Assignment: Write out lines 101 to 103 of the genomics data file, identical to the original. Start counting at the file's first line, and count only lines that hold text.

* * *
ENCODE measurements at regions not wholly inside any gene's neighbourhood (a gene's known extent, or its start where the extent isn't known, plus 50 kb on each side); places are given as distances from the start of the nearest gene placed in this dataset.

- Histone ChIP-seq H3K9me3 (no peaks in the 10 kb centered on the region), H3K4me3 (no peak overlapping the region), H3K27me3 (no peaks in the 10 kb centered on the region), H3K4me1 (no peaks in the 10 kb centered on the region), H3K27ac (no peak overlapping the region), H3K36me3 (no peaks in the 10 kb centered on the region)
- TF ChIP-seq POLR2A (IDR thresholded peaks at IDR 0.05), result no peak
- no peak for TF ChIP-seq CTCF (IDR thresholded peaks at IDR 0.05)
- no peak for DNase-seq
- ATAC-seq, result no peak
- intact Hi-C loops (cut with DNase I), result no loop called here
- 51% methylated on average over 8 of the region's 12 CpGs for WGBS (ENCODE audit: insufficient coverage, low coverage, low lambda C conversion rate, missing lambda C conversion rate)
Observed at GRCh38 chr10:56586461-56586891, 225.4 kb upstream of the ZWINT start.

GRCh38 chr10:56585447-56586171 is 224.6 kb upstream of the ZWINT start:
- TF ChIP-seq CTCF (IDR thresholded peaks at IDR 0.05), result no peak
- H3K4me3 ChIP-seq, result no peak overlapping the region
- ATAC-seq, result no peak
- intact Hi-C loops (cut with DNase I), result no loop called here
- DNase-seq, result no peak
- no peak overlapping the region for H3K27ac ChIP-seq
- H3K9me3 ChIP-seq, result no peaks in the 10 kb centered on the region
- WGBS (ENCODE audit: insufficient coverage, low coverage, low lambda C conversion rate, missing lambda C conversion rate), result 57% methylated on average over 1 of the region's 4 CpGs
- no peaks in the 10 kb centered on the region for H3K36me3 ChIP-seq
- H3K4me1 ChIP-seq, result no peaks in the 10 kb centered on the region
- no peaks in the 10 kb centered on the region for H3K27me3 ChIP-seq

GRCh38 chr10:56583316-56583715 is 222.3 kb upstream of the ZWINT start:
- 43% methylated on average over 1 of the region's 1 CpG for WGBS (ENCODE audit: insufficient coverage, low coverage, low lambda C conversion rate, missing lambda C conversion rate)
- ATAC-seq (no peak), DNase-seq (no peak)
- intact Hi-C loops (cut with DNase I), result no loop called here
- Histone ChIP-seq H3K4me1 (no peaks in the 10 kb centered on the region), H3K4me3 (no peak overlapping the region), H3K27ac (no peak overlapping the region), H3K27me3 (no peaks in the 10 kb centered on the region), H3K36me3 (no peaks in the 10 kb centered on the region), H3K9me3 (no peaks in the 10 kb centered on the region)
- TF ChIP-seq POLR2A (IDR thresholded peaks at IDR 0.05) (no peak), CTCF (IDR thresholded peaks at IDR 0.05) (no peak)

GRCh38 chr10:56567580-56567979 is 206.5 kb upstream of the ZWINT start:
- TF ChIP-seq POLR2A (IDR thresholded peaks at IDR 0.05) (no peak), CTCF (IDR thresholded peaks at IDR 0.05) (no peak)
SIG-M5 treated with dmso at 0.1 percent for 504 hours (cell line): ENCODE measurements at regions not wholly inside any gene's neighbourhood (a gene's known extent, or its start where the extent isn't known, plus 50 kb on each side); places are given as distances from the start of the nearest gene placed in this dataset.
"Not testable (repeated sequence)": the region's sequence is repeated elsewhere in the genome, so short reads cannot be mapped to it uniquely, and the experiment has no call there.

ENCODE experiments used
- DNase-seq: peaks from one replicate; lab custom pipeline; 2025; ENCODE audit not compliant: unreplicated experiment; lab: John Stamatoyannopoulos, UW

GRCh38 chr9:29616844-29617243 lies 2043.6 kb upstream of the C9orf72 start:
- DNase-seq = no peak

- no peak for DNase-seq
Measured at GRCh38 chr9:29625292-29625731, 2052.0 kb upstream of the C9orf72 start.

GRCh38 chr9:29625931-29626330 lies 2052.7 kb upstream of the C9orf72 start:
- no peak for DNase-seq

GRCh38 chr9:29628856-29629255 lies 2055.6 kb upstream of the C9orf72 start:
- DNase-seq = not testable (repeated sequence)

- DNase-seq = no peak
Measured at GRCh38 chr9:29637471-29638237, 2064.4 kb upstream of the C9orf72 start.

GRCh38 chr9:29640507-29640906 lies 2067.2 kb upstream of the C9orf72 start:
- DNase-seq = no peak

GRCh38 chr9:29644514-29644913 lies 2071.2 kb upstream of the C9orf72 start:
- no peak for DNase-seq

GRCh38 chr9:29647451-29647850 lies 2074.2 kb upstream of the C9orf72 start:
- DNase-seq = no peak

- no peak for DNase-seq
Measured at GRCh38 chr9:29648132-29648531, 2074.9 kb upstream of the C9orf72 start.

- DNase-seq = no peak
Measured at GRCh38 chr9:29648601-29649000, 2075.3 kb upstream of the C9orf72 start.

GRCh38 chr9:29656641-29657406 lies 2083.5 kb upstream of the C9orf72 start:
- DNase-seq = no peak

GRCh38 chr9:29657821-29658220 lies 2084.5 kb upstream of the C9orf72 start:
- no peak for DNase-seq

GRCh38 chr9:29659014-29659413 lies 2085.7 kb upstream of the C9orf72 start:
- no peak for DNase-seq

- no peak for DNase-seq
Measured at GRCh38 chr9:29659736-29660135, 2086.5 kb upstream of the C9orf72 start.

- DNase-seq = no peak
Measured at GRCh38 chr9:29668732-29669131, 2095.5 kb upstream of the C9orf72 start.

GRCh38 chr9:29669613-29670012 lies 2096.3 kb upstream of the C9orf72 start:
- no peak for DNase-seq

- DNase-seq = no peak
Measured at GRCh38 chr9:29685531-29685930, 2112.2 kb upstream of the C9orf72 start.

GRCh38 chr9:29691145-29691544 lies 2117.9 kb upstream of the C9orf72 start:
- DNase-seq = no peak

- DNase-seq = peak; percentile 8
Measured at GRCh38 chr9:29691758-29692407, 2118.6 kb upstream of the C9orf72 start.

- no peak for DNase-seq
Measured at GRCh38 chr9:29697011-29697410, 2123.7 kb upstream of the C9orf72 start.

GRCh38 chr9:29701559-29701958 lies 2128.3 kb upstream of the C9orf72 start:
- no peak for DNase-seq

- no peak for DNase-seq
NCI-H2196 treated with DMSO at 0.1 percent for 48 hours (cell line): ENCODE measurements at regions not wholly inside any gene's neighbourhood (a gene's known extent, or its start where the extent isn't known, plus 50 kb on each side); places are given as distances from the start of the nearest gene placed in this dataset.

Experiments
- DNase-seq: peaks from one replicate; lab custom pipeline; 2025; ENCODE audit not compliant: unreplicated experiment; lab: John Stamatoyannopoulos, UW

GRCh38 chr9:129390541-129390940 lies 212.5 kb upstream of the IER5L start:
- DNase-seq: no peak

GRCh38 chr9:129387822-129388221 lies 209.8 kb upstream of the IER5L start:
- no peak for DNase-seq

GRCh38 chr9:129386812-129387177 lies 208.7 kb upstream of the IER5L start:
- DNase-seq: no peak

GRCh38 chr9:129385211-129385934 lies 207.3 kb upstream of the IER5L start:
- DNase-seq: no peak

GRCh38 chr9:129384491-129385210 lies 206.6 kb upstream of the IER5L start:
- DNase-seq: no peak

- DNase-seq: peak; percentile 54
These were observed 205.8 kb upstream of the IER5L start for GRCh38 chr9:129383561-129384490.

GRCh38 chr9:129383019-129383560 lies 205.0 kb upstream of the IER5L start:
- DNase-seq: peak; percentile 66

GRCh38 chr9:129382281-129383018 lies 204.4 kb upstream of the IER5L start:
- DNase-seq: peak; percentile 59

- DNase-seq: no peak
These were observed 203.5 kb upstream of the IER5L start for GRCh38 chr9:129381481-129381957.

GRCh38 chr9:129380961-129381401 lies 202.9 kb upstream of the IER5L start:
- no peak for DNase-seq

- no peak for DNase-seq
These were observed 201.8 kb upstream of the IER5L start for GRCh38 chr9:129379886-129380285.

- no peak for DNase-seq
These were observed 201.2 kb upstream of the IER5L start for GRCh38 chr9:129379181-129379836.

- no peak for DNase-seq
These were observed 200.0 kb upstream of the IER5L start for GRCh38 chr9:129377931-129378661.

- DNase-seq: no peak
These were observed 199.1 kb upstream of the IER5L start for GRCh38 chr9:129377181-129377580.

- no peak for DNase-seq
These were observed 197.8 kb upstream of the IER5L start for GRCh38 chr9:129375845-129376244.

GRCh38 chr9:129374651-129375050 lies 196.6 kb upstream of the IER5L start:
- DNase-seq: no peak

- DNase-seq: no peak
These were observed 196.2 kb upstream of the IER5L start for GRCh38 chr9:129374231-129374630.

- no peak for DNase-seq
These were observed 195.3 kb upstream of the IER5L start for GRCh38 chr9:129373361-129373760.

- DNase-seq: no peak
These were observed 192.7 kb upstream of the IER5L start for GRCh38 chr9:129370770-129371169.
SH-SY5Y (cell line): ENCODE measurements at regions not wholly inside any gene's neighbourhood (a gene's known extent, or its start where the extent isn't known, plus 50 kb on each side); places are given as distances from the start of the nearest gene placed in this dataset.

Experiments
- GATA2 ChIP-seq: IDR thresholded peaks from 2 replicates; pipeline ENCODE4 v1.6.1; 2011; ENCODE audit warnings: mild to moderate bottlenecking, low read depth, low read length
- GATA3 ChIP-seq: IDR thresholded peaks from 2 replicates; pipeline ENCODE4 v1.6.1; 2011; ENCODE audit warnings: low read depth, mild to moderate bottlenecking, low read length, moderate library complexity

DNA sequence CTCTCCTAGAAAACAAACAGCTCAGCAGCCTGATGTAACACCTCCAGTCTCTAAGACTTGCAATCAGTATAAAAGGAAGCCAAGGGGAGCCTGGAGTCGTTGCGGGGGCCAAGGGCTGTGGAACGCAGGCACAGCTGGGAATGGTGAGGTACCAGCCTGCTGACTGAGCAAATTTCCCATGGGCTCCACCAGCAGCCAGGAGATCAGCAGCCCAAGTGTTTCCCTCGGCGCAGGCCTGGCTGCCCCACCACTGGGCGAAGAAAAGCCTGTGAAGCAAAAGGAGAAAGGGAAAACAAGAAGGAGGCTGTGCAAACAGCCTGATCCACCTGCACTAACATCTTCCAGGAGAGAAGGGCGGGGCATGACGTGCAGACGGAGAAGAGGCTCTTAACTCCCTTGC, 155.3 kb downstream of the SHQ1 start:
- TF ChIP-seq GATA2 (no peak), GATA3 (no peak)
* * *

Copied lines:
These were observed 201.8 kb upstream of the IER5L start for GRCh38 chr9:129379886-129380285.

- no peak for DNase-seq
These were observed 201.2 kb upstream of the IER5L start for GRCh38 chr9:129379181-129379836.